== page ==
Forensic workstation

Forensic workstation, part 1 – base unit

In 2011 as part of the AIMS Project I recycled an old PC into a forensic workstation and documented the process through four blogs. These are all still available online if you want to have a look – start with part 1.  

Now in 2020 as I build-up my freelance business I decided to create a forensic workstation so I have the capacity to support clients looking to extract files from a range of media. The scale and extent of born-digital archives can be on a  different scale than many people are used to. Instead of talking about boxes or linear metres accessions might be measured in terms of number of files 10,000+ is not untypical with extent in GB or TB. We must also remember that we have new tools and new opportunities to undertake the routine processing tasks but also to gain new insights and perspectives into the material in our care. 


You can purchase a system designed for this specific task but the FRED (Forensic Recovery Evidence Device) machines start at £5000. Assuming you don’t have this sum to invest you can build your own forensic workstation to provide similar functionality for a fraction of the cost. I will share the steps (and the costs) I take to create a forensic workstation, future blogs will look in turn at specific digital preservation hardware like write-blockers and software including Archivematica and BitCurator

I have an expectation of needing to handle a range of media including 3.5″ floppy disks, CD and DVDs and hard drives from computers and laptops. I recognise that I may need to identify solutions for other media formats (zip drives, Amstrad disks etc) as and when the need arises.


I spent several days on eBay looking for a machine, I initially looked at Windows 98 machines with floppy disk, CD/DVD drive and USB ports. Whilst these are available for a very modest sum it quickly became apparent that I’d need to open the box to upgrade the memory and hard drive so instead I set a budget of £250 to get the best specification I could.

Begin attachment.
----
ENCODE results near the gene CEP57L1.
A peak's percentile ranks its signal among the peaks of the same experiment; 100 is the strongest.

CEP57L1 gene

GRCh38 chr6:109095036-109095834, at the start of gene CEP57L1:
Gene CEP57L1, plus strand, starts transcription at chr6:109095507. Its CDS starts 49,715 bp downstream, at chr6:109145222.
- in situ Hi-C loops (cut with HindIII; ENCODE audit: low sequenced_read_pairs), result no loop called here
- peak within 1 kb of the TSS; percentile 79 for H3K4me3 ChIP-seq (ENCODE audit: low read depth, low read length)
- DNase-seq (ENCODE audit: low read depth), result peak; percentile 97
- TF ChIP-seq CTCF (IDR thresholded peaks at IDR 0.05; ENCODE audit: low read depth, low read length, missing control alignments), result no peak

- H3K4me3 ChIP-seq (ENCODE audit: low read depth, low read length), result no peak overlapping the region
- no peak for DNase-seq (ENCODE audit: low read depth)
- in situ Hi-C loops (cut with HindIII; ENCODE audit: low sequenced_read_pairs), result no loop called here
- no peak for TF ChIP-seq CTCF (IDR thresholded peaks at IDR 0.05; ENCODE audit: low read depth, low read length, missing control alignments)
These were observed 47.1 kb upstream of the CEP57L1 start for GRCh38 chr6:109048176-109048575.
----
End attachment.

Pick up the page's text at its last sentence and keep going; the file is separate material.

I deliberately sought a known manufacturer for the base unit as this would make it easier to find documentation online and improves the chances of getting spare parts further down the line. I contacted a few sellers and asked them about upgrade options knowing they would have a wide pool of components to hand. In the end the specification for the machine I selected was:

  • Refurbished HP 280 G1 mini tower
  • motherboard with 4th generation i5 chip and 16GB RAM (it originally came with 4GB RAM)
  • 240GB solid state drive for the operating system (Windows 10)
  • 500GB hard disk drive for storage
  • Video card
  • USB wireless adaptor
  • Refurbished 17” Dell monitor, keyboard and mouse

This cost £230 so I returned to eBay for a couple of additional purchases including an internal 3.5” floppy disk drive (£1.40 plus postage), and two SATA drives 500GB 2.5” (£6.60) and 160GB 3.5” (£8) for testing purposes. 

I had to re-organise my desk of course to make space for the new box, monitor and keyboard and extra power sockets!

My new forensic workstation installed on my desk with a few multi-card readers, internal hard drive and both internal and USB 3.5″ floppy drives. 

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